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Prepaid Rent and Other Rent Accounting for ASC 842 Explained Base, Accrued, Contingent, and Deferred theBrokerList Blog

is prepaid rent an asset

If the lease term is less than one year, consider this a current investment because you expect it to be used or converted into cash within one year. Deferred revenue should be recorded as an asset and classified as a current asset if it is expected to be realized in the next 12 months. If it is not expected to be realized in the next 12 months, it should be classified as a long-term asset. Current assets play a vital role in evaluating a company’s short-term financial health. These are resources that the business expects to turn into cash or use up within the next year or an operating cycle, whichever is longer.

Nevertheless, the issue of whether this security deposit is refundable or non-refundable would determine how the prepaid rent is treated for bookkeeping purposes. The non-refundable prepaid rent that covers the rent for future months is carried on the books of the property’s owner as deferred unearned revenue. Whereas, on the books of the business renting the property, the prepaid rent recordings would be different. This amount would be recorded in the prepaid rent expense account which is capitalized or decreased when an amount of the prepaid rent is actually used up to pay for a month’s rent. If, for example, the space was used as a place to manufacture goods, the expense would then be listed as part of the cost of goods sold for the products produced.

Internal controls- common accounting issues for prepaid rent

In the case of the rent abatement above, the company begins paying rent but the payments are larger than the average rent expense which includes the abatement period. The expense for the first two months has been incurred because the company has used the rented equipment or occupied the leased space, but cash for these services has not been paid. The company has recorded rent expense for the first two months of the quarter but they have an accrual for the payment.

For example, if a company has a significant amount of prepaid rent on its balance sheet, it can make it appear that they have more support than they do. It can mislead investors and other stakeholders is prepaid rent an asset who may evaluate the company’s financial health. One potential benefit is that it can improve a company’s liquidity position, as prepaid rent can be converted into cash if needed.

Common Reasons for Prepaid Expenses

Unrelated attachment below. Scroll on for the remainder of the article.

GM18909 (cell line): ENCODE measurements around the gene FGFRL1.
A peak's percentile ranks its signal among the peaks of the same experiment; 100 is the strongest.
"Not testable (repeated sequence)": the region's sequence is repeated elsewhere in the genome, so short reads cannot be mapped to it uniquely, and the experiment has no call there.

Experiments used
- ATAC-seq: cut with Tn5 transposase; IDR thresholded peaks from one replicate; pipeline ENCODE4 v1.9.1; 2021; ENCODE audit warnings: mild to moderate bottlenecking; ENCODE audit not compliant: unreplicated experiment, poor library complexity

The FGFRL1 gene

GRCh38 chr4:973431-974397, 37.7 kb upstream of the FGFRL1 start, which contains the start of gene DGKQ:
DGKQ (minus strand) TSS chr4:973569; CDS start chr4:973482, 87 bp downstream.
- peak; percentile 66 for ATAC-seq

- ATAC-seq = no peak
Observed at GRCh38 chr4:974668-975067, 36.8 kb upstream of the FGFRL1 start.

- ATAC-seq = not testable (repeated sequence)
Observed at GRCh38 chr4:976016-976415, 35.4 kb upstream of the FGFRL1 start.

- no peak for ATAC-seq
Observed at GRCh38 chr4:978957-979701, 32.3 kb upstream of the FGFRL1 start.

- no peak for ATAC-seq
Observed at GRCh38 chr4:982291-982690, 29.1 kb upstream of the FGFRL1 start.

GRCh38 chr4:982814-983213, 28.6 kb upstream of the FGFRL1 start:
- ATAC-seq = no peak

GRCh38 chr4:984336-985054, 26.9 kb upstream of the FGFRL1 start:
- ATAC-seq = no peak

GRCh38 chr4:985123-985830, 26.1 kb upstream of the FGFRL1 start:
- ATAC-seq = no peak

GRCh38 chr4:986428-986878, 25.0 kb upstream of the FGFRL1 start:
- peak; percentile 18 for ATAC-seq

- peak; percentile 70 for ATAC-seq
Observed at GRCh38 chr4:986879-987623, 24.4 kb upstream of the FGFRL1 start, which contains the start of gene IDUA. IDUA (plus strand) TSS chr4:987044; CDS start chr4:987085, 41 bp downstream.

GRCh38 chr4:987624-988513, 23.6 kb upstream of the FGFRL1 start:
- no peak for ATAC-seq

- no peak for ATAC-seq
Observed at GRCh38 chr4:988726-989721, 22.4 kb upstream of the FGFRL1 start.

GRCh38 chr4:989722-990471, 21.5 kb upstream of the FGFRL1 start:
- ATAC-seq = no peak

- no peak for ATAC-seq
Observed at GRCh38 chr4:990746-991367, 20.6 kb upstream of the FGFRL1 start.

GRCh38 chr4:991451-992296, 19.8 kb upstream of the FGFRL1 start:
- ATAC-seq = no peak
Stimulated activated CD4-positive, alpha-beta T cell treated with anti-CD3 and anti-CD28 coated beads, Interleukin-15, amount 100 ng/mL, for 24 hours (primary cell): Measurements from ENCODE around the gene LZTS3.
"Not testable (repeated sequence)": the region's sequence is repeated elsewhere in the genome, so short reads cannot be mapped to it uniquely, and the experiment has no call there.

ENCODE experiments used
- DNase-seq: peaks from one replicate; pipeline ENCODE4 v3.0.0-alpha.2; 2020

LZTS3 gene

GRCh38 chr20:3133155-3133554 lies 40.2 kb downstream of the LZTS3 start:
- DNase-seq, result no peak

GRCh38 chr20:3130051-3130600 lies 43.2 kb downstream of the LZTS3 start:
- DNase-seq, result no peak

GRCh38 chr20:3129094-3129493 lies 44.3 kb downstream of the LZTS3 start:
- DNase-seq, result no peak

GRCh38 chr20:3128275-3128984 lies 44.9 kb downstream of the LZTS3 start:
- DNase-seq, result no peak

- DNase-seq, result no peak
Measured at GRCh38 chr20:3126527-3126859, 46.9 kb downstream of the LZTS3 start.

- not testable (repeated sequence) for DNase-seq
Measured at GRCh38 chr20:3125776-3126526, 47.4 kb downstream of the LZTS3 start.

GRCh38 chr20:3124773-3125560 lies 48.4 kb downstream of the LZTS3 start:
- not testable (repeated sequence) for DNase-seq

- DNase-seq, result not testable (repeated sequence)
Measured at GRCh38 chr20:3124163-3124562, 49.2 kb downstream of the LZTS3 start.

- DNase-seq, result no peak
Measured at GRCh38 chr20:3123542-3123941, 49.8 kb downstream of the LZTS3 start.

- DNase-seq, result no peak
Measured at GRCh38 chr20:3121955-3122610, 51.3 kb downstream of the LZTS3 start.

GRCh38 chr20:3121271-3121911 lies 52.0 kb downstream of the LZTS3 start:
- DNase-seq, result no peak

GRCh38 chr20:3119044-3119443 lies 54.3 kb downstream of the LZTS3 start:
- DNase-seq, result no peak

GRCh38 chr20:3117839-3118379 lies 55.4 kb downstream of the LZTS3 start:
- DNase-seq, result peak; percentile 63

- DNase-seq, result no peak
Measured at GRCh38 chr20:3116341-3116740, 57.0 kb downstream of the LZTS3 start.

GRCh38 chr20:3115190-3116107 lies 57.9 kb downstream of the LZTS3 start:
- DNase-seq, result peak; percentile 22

On the balance sheet, the company’s assets, are grouped into current and fixed assets. Current assets are highly liquid and can be sold and converted easily into cash. It is found in the current asset account on the balance sheet that reports the amount of future rent expense that has been paid in advance of the rental period. Prepaid rent is therefore reported on the balance sheet as the amount that has not yet been used up or expired as of the balance sheet date. This lesson explains when prepaid expenses are incurred and offers examples of common prepaid expenses.

Even though a company makes a cash payment to the leasing company, the rent expense has not yet been incurred and therefore has to be recorded on the balance sheet as prepaid rent. Hence, prepaid rent is a current asset because the amount paid in advance can be used in the future to reduce rent expenses when incurred. Prepaid rent is recorded as an asset on the balance sheet and is initially recognized when you pay. As the period covered by the prepaid rent payment occurs, you decrease the prepaid rent asset account and increase the rent expense account. Accounting for prepaid rent doesn’t have to be complicated, but it does require attention at month-end-close. In a basic general ledger system, an accountant or bookkeeper records a prepaid asset to a balance sheet account.


Note that for each date in the above example, the sum of entries under the “Assets” heading is equal to the sum of entries under the “Liabilities + Owner’s Equity” heading. In most of these cases, the transaction affected both sides of the accounting equation. Organizations can ensure they account for prepaid rent correctly by implementing steps and controls and adhering to the accounting principles and standards, such as GAAP or IFRS. Prepaid rent also provides tenants with financial stability, as they can budget their expenses knowing they have already paid for a certain period of rental occupancy.

is prepaid rent an asset

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